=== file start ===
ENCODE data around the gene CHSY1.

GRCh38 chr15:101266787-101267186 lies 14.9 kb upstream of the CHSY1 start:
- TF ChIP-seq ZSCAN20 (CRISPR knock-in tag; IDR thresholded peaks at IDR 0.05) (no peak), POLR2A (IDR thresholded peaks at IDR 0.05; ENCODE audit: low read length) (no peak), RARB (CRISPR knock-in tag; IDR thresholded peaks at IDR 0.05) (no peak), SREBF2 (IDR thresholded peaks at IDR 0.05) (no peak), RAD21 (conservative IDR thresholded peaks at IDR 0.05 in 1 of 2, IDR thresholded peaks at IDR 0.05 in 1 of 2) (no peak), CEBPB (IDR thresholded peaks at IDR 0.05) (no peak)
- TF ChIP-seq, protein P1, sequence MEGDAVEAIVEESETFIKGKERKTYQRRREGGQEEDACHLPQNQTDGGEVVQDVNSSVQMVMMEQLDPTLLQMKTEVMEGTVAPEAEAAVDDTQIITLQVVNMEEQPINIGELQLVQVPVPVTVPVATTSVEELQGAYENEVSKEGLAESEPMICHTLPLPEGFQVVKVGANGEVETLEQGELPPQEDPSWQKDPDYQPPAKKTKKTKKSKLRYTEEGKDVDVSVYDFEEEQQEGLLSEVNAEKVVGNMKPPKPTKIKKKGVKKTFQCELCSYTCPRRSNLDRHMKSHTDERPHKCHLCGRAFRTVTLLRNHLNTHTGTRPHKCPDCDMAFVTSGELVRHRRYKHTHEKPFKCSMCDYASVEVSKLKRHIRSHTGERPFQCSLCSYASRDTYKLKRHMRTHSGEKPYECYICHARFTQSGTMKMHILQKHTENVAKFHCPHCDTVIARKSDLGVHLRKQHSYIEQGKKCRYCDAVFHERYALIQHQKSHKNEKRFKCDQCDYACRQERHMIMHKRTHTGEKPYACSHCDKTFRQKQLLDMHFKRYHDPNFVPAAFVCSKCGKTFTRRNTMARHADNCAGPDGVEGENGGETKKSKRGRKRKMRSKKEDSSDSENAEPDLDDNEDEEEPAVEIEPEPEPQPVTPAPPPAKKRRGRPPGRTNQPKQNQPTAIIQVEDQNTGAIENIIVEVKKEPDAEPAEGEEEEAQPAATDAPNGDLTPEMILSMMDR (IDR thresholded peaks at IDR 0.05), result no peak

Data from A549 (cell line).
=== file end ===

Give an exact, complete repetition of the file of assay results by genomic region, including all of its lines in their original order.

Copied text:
ENCODE data around the gene CHSY1.

GRCh38 chr15:101266787-101267186 lies 14.9 kb upstream of the CHSY1 start:
- TF ChIP-seq ZSCAN20 (CRISPR knock-in tag; IDR thresholded peaks at IDR 0.05) (no peak), POLR2A (IDR thresholded peaks at IDR 0.05; ENCODE audit: low read length) (no peak), RARB (CRISPR knock-in tag; IDR thresholded peaks at IDR 0.05) (no peak), SREBF2 (IDR thresholded peaks at IDR 0.05) (no peak), RAD21 (conservative IDR thresholded peaks at IDR 0.05 in 1 of 2, IDR thresholded peaks at IDR 0.05 in 1 of 2) (no peak), CEBPB (IDR thresholded peaks at IDR 0.05) (no peak)
- TF ChIP-seq, protein P1, sequence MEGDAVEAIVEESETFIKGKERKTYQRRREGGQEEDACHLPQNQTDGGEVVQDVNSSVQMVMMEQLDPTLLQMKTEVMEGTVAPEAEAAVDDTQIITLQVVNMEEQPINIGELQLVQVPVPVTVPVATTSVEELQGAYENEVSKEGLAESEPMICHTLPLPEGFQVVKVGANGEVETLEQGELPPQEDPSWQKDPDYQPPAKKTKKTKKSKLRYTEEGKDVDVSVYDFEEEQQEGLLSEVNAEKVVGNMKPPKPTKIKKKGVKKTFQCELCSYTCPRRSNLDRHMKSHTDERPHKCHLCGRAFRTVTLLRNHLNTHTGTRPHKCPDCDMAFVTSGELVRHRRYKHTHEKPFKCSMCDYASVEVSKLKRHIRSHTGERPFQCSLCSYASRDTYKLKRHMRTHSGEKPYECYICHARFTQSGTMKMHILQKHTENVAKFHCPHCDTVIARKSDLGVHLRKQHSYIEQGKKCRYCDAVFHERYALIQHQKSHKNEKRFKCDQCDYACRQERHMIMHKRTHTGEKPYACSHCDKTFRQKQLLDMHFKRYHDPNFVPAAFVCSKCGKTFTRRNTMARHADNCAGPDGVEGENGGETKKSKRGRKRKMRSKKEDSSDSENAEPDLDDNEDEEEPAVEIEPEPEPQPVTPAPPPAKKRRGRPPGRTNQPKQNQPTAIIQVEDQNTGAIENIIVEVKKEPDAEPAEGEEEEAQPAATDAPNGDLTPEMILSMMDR (IDR thresholded peaks at IDR 0.05), result no peak

Data from A549 (cell line).